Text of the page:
The cost to train a hearing dog is $50,000. Some organizations will charge for a hearing dog, or ask you to fundraise several thousand dollars toward the cost. But Canine Companions’ dogs are provided to recipients at no charge.

Hearing dogs like Mango are bred to be smaller, since they’re not doing active work like pulling wheelchairs or opening doors. Many hearing dogs do just fine without a yard or in an apartment. Deb noted that Canine Companions matches you carefully with a dog that fits your personality and lifestyle.

Our Latest News, May 14, 2024

A BIG thank you, a local hearing loss story, webinars on OTC hearing, aids, and more hearing loss support and news from Washington State.

Washington State Hearing Loss News

Our Warmest, Biggest Thank You to Our Community, Friends, and Allies for Giving BIG

Because of your generosity, not only did we reach our GiveBIG goal, we exceeded it! You gave almost $8,000 this year, a record-breaking amount. Wow!

You inspire us with your support. Together with you, we help people with hearing loss find hope, encouragement, and the resources they need to thrive. Thank you!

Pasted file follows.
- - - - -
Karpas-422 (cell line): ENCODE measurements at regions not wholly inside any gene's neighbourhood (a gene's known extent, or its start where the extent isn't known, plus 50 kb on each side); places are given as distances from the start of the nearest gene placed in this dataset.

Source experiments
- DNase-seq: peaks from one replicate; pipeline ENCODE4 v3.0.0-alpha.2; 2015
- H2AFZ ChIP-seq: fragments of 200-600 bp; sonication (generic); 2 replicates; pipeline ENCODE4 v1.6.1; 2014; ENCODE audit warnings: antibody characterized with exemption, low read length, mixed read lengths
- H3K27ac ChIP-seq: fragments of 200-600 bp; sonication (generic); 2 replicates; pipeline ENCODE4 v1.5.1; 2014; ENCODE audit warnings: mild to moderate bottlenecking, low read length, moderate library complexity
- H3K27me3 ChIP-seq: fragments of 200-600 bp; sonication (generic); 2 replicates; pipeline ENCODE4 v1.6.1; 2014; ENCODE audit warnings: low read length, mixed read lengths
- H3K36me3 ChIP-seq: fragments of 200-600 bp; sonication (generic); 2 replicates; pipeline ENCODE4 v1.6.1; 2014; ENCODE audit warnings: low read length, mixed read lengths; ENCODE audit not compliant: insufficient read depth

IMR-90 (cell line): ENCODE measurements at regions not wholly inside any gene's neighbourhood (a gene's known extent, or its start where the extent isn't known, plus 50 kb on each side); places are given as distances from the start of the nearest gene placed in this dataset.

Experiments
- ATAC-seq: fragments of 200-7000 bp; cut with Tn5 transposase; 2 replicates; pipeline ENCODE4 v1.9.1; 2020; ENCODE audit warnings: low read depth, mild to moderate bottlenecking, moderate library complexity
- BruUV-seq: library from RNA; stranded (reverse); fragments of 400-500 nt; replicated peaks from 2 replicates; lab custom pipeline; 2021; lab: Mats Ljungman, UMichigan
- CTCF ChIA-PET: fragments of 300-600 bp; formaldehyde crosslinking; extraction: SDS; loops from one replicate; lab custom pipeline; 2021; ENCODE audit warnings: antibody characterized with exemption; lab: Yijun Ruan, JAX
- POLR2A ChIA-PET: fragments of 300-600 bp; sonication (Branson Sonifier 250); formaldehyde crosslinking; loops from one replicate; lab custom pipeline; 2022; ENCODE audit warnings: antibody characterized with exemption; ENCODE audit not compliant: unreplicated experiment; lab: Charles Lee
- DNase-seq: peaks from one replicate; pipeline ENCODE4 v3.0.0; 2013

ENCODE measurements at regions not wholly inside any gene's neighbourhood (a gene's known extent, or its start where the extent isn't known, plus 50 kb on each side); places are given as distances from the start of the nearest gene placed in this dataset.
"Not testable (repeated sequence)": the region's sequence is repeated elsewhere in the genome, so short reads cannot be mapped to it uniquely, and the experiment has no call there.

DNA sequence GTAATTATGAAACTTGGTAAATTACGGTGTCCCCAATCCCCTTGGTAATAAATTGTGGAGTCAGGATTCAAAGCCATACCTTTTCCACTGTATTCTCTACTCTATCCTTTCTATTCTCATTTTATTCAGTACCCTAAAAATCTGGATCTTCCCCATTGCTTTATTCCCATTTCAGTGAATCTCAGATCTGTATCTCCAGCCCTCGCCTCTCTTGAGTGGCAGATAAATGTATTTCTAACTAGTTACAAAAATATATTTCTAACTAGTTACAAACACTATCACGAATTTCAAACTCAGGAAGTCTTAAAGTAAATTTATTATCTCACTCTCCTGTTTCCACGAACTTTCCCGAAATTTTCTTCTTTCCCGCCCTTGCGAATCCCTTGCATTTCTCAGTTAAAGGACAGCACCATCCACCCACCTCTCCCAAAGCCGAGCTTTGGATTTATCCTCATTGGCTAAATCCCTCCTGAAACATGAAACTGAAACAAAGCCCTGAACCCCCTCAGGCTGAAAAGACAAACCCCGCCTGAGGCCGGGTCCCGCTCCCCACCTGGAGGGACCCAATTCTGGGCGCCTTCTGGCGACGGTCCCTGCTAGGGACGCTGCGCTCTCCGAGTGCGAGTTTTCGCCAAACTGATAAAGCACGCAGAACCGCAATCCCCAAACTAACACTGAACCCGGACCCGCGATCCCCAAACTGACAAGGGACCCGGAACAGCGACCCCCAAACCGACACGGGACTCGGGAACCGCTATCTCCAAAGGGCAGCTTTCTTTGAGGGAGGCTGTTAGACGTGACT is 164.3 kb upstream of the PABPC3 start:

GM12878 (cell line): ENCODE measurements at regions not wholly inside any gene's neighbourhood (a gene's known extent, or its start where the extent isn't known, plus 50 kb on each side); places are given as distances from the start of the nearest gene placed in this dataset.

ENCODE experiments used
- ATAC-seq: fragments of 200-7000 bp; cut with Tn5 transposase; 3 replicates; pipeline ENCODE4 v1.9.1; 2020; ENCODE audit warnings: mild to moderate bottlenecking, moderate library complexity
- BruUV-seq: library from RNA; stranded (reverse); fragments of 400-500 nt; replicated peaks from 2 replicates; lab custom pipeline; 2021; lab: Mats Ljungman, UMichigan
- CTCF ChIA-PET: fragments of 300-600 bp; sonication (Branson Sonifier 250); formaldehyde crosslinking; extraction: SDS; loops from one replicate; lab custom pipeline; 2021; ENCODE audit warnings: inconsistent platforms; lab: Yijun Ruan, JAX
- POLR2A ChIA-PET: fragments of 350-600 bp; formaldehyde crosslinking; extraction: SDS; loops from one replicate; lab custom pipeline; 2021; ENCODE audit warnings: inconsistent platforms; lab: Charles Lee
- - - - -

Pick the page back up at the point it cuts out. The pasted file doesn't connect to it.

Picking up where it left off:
purple background and the words thank you three times

Don’t Forget Our Annual Picnic

We’re returning once again to Lake Boren Park for our picnic on July 20, 2024, in Newcastle, Washington. Everyone is welcome. A hearing loop and PA system are provided.

Stay tuned for more details, including our program, lunch, and special guests.

color photo of park with trees, green grass, and path. sign reads lake boren park.


Learn About Our State’s Dementia Action Plan

Hearing loss is linked to dementia and cognitive decline. For years, HLAA-WA has been part of the Washington State Dementia Action Collaborative to ensure that hearing loss, hearing aids, and hearing care are part of the State’s Dementia Action Plan.

Find out more about the plan and learn what Washington State is doing to care for people with dementia at a webinar on June 4, 2024, at 10:00 – 11:30 am. Be sure to turn on the captions, or ask for them if needed. Free.

color photo of a young woman and an older woman looking at paperwork. text reads Dementia Action Collaborative Washington State


The Things We Do When We Have a Hearing Loss

In the first of our new blog series on personal stories of hearing loss and hope, Rick Faunt shares his hearing loss journey, from OUCH to OOPS to BAHA.